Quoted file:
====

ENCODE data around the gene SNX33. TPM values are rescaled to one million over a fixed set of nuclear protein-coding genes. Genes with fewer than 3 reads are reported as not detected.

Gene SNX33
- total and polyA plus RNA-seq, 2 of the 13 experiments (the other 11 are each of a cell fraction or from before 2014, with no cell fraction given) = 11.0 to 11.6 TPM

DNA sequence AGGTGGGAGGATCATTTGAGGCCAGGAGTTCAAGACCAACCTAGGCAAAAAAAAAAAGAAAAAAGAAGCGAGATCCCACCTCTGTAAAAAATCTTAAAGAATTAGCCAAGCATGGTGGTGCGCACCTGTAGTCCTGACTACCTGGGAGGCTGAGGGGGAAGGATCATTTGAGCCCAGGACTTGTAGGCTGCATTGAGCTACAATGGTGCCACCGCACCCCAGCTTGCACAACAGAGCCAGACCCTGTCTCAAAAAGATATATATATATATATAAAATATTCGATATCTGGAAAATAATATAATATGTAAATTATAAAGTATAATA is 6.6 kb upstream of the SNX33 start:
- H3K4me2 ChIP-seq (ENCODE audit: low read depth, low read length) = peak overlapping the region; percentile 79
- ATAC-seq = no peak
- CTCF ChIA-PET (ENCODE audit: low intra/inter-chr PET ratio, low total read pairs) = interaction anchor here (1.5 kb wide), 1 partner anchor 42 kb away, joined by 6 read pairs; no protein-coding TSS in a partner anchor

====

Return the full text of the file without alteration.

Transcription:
ENCODE data around the gene SNX33. TPM values are rescaled to one million over a fixed set of nuclear protein-coding genes. Genes with fewer than 3 reads are reported as not detected.

Gene SNX33
- total and polyA plus RNA-seq, 2 of the 13 experiments (the other 11 are each of a cell fraction or from before 2014, with no cell fraction given) = 11.0 to 11.6 TPM

DNA sequence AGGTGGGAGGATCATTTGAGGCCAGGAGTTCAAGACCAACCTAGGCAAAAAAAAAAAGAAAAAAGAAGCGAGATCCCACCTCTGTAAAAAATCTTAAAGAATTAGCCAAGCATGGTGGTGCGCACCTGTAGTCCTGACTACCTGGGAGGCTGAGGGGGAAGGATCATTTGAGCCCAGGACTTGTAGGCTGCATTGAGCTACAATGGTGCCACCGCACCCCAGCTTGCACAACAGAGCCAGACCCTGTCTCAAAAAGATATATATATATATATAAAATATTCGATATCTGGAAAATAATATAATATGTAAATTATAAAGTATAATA is 6.6 kb upstream of the SNX33 start:
- H3K4me2 ChIP-seq (ENCODE audit: low read depth, low read length) = peak overlapping the region; percentile 79
- ATAC-seq = no peak
- CTCF ChIA-PET (ENCODE audit: low intra/inter-chr PET ratio, low total read pairs) = interaction anchor here (1.5 kb wide), 1 partner anchor 42 kb away, joined by 6 read pairs; no protein-coding TSS in a partner anchor